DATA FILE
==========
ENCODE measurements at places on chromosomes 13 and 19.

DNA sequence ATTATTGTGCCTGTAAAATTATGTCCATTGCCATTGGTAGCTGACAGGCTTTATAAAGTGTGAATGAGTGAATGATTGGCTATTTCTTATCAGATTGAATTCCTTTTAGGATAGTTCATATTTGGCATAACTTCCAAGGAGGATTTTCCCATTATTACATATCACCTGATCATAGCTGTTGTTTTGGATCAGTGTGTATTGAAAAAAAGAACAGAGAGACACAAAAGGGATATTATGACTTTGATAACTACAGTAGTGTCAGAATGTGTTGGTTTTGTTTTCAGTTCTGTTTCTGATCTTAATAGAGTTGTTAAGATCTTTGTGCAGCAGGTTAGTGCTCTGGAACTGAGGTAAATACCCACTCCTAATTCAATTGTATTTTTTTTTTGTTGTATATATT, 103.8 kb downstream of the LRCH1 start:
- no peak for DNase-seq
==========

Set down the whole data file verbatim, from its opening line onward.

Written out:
ENCODE measurements at places on chromosomes 13 and 19.

DNA sequence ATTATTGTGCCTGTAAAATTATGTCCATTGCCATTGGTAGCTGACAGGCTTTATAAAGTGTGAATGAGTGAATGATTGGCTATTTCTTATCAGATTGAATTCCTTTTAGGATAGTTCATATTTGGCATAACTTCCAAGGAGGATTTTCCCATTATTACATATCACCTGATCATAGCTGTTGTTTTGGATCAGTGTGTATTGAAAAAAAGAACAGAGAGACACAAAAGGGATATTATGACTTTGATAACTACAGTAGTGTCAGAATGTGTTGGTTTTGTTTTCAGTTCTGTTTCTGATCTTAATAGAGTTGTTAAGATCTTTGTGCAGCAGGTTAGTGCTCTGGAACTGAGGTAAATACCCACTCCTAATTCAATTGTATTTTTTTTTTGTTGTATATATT, 103.8 kb downstream of the LRCH1 start:
- no peak for DNase-seq